I started this series a couple of years ago but only managed two letters before I promptly forgot about it. But now I’m back with the latest edition all about diabetes camp.
A couple of weeks ago, my husband, Erik, and I visited my homestate of Oregon for a week. We were in town for a friend’s wedding and then stayed the rest of the week so that I could celebrate my 30th birthday with my family (yep, I’m officially 30, in case anyone is keeping track). One of our favorite places to visit while in Oregon is the Oregon Coast, which is unlike the typical beach that most of you are probably familiar with because the forest literally goes up to the beach. We decided to spend one of our days driving out there (it’s about 90 minutes away from my parents’ house).
On our way out there, I told Erik that we would be driving right by the diabetes camp where I went when I was growing up. I asked him if it would be alright if we stopped by so I could show it to him. It seemed silly to drive literally past their driveway and not at least take a peek, even though I wasn’t sure we’d be allowed to walk around.
I had attended Gales Creek Camp for a couple of years right after I was diagnosed, and then I attended again for three summers when I was in high school. I met some great friends there, several of whom I’m still in touch with via the magic of Facebook (I even interviewed one of my camp friends for Diabetes Forecast because she’s kind of a big deal in the D-community).
Driving down the gravel road from the main road to the camp brought back so many memories. I started getting giddy and excited and I wasn’t even going as a camper! That’s how much of an impact this place had on me — and the kind of impact it can have on a kid with diabetes.
When we parked, I immediately recognized the pool (a favorite activity) and the basketball court (never once stepped foot on that thing). As we walked further, we were met by two camp counselors who were very sweet but seemed maybe a little suspicious about what two strange adults were doing at the camp on a Tuesday morning. I told them I used to be a camper, and when they asked me when I was a camper, the phrase “fifteen years ago” got stuck in my throat. Considering I was about to turn 30 just a couple days later, the whole thing made me feel really old!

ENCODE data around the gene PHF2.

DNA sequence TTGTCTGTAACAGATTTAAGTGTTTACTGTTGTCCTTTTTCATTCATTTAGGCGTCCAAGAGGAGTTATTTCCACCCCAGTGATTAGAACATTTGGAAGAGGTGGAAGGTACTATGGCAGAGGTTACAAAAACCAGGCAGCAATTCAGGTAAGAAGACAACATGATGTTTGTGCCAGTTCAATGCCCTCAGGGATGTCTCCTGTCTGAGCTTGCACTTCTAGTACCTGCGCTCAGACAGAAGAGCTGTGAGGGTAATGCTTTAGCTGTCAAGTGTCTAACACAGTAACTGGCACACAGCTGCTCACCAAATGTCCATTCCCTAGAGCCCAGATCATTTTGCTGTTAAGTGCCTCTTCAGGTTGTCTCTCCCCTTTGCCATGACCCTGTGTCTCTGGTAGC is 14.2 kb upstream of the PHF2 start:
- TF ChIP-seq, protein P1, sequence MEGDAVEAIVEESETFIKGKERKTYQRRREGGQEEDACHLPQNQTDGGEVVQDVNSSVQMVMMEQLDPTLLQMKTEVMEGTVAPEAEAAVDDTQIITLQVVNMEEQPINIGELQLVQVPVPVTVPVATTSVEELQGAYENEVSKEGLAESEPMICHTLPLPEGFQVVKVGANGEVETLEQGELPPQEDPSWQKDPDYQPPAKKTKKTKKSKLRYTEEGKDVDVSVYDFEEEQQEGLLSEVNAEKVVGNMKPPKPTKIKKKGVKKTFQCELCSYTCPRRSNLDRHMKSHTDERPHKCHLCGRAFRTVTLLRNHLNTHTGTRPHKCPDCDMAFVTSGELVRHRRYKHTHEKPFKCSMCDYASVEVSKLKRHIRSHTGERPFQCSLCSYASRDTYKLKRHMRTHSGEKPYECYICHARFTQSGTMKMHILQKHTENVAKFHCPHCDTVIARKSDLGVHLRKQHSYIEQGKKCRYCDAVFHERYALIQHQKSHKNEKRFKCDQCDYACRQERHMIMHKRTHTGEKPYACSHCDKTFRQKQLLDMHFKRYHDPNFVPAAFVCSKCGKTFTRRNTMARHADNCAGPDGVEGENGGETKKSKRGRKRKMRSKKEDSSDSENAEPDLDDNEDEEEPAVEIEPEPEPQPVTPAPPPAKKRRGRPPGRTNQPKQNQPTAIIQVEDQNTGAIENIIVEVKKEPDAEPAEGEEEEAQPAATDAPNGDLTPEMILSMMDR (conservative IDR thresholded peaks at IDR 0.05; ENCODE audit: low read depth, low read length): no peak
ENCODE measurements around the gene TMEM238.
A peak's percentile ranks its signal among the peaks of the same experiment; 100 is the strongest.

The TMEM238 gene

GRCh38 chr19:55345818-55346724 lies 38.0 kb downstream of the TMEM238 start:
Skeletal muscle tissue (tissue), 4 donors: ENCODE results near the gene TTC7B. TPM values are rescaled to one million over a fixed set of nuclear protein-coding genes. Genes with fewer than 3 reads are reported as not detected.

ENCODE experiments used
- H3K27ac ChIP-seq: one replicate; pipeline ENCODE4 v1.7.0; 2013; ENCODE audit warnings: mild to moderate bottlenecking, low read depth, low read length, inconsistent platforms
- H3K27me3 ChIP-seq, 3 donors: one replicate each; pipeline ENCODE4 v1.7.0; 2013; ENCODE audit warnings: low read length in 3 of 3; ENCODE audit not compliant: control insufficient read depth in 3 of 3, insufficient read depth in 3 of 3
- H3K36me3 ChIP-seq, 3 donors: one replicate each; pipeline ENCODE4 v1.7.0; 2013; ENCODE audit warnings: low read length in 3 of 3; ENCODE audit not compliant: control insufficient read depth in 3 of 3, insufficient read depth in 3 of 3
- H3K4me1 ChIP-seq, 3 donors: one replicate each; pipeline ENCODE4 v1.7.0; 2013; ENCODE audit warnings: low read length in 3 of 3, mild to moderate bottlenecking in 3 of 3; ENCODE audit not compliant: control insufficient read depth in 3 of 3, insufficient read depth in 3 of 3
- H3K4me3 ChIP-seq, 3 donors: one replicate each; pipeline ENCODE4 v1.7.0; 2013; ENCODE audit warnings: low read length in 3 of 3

The counselors got permission to walk us through camp, but almost everything looked the same so I didn’t really need a tour guide. I showed Erik the Medical Building, where we did all of our “tests and shots” (it’s still called this, even though I’m sure many campers are on the pump), the Arts & Crafts building, and the dormitories.
We crossed Gales Creek (yes, an actual creek) to the dining hall where Bubba, the camp director from when I was a camper, was working in the kitchen.
It was so fun to catch up with Bubba and introduce her to Erik. We reminisced about the counselors and campers, and I updated her on who was married and who had kids. Again feeling really, really old.
Bubba invited us to stay for lunch (Taco Tuesday) which we graciously accepted. The camp food was pretty good, although I was surprised to see they still use carb exchanges for their meals. I suppose it makes it easier to carb count, but I always thought it was kind of weird. But in most instances, camp is cutting edge, with the best medical staff around. We even saw one of the endocrinologists who worked as the Camp Doctor when I was at camp, which just goes to show the kind of loyalty that people can have with a diabetes camp!
We sat down to eat with the counselor who originally welcomed us, and a couple of campers joined us. They were about 9-years-old, which is about the same age I was when I started going to GCC. I wanted to find out what their favorite activities are, so I asked “What’s your favorite thing about camp?.”
Without missing a beat, one girl replied, “A chance to be normal.”
Amen, sister. Amen. It doesn’t matter what you’re doing or where you’re doing it. When you’re with your people, that’s all that matters.